It is evident that the first two options are fully illegal, and their implementation can only exacerbate the crisis in Ukraine because each of these laws will not comply with the Constitution.
Then, although the CCU’s decision is quite contradictory, “we have what we have” – it is mandatory, final and cannot be appealed. Therefore, the most legally justified is the urgent legislative restoration of e-declaration and the powers of the NACP with special features for judges. It includes further development and implementation of anti-corruption control mechanism for this category of officials directly by a judiciary or a body that does not belong to any branch of government.
Undoubtedly, to achieve the result, it is necessary to analyse all risks and conduct negotiation procedures for representatives of all branches of government and the public with the possible involvement of foreign partners.
Oleksander Khmelevsky, independent expert
The consequences for Ukraine from other states and international organisations may include the stop of the next tranches by the IMF and the EU, the curtailment of co-operation programs, deterioration of relations, and so on. It is worth highlighting the unfavourable reaction by the Venice Commission and the EU to the attempt to dismiss CCU’s judges. Our partners did not expect such a turn of events. After all, such actions contradict the Constitution and other laws of Ukraine.
The democratic system is based on the separation and independence of the government branches, in particular the judiciary. Therefore, the legislature and the executive should enforce the court’s decision, not dissolve the court if they do not like it. It is hard even to imagine a similar situation in the US or EU countries. It is not uncommon to hold officials accountable for their actions. Instead, in semi-democracies, conflicts between the government and the courts happen. For example, a similar case occurred in Russia in 1993, when then-President Boris Yeltsin fired judges of the Constitutional Court who supported his impeachment.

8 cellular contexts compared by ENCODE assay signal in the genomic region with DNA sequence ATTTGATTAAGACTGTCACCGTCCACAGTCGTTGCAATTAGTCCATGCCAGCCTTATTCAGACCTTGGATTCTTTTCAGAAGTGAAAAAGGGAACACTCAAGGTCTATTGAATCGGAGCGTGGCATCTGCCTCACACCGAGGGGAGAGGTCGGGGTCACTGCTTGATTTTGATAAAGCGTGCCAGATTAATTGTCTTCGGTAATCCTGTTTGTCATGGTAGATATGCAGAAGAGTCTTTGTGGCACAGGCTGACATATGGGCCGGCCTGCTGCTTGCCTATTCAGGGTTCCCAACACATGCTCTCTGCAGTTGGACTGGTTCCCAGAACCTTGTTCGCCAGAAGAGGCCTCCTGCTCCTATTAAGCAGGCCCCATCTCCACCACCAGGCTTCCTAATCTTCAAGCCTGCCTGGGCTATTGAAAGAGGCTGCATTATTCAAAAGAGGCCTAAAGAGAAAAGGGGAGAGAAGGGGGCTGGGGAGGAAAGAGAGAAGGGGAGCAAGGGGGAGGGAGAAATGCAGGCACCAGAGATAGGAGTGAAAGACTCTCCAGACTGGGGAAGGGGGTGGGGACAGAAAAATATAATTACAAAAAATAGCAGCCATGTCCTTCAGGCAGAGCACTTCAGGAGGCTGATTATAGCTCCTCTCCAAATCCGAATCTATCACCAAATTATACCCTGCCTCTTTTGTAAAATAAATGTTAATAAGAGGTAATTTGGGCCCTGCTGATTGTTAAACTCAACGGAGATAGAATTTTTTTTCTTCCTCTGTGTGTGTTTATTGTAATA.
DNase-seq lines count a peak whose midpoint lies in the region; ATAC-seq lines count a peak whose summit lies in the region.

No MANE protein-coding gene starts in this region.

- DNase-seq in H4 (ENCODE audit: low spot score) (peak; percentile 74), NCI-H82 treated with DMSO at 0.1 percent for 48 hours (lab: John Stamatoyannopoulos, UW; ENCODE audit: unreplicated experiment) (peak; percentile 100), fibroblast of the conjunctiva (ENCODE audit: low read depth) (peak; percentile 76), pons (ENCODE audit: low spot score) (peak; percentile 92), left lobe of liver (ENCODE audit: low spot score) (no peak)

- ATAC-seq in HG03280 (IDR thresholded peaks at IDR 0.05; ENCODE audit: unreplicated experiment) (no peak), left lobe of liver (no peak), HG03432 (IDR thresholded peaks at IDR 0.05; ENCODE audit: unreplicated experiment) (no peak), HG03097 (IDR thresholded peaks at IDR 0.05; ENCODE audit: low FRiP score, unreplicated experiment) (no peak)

Oleg Savychuk, an analyst at the Joint Action Centre
Foreign governments and international organisations already raise concerns about the anti-corruption policy state in Ukraine. And they are right: in many respects, our country does not cope with its international obligations. And the CCU’s decision worsens the situation.
Will this lead to the complication of relations with Western countries, the termination of the Association Agreement between Ukraine and the EU and Ukraine’s integration into NATO? The probability of such events is minimal and almost impossible. But the longer the authorities do not react and do not correct the situation, the more questions our partners will have. Right now the Parliament, the President and the Government should worry about not how to destroy the CCU but how to reduce its decision negative consequences. The decision is not an obstacle to:
- restore anti-corruption measures for civil servants and politicians;
- introduce a specified procedure for verifying declarations and monitoring the judges’ lives;
- restore the responsibility for false declarations, taking into account the CCU’s decision.
These are the steps that can be taken fairly quickly not to deepen the crisis.
Is the President’s project a way out of the situation? No. It is simply impossible not to recognise the decision of the CCU, and to dismiss its judges. There are no such mechanisms. The project can be perceived as an encroachment on the constitutional order because it proposes the violation of more than a dozen provisions of the Constitution.
The consequences of such a decision can be even worse, as Pandora’s box will open: after that, the rule of law, an independent CCU, the state power stability and a viable judiciary can be forgotten. All this will be impossible: judges will know that their decisions can be overturned unconstitutionally, and they can be dispersed. Each next president will look for formal causes to similarly reformat the CCU.
Similar situations have occurred in other countries. The most famous examples are Moldova and Armenia. In Moldova in August 2019, the entire composition of the Constitutional Court was changed. But this happened after the judges “voluntarily” resigned. It is clear that they were under intense pressure, but no laws on the Constitutional Court dispersal were passed. In Armenia, some judges of the Constitutional Court were “lustrated” after the 2018 revolution.